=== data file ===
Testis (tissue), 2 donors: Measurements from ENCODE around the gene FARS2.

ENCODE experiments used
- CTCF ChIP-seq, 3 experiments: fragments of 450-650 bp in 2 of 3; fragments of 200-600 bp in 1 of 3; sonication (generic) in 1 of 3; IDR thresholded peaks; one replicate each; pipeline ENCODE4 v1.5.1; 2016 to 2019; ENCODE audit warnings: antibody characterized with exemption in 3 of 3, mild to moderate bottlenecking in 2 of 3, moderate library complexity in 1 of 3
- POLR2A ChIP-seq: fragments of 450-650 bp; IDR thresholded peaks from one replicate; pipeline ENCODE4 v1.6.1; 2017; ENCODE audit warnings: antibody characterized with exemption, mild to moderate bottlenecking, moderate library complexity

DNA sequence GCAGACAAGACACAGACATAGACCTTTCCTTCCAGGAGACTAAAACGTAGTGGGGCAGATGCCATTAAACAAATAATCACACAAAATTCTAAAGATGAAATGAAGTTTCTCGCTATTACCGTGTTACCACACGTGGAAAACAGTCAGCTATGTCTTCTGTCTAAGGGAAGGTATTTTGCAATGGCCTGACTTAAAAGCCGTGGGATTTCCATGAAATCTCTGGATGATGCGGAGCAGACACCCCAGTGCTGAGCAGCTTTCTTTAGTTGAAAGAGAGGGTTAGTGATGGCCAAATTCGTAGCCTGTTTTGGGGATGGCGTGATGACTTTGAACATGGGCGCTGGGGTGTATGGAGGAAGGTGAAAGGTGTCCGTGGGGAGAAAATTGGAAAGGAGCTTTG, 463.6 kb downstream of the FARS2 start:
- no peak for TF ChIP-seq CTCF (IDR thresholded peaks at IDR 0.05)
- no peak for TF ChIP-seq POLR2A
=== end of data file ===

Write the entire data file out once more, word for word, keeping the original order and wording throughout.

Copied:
Testis (tissue), 2 donors: Measurements from ENCODE around the gene FARS2.

ENCODE experiments used
- CTCF ChIP-seq, 3 experiments: fragments of 450-650 bp in 2 of 3; fragments of 200-600 bp in 1 of 3; sonication (generic) in 1 of 3; IDR thresholded peaks; one replicate each; pipeline ENCODE4 v1.5.1; 2016 to 2019; ENCODE audit warnings: antibody characterized with exemption in 3 of 3, mild to moderate bottlenecking in 2 of 3, moderate library complexity in 1 of 3
- POLR2A ChIP-seq: fragments of 450-650 bp; IDR thresholded peaks from one replicate; pipeline ENCODE4 v1.6.1; 2017; ENCODE audit warnings: antibody characterized with exemption, mild to moderate bottlenecking, moderate library complexity

DNA sequence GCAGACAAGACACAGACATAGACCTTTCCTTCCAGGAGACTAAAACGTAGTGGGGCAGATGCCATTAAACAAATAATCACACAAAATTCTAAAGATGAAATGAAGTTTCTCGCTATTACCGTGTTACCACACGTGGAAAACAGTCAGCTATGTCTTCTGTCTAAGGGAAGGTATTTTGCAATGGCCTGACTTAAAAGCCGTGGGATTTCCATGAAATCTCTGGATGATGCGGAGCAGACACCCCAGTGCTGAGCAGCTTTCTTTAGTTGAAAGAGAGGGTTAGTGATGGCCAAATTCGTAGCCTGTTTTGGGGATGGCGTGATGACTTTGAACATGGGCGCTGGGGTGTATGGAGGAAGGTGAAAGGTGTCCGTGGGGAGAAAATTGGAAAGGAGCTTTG, 463.6 kb downstream of the FARS2 start:
- no peak for TF ChIP-seq CTCF (IDR thresholded peaks at IDR 0.05)
- no peak for TF ChIP-seq POLR2A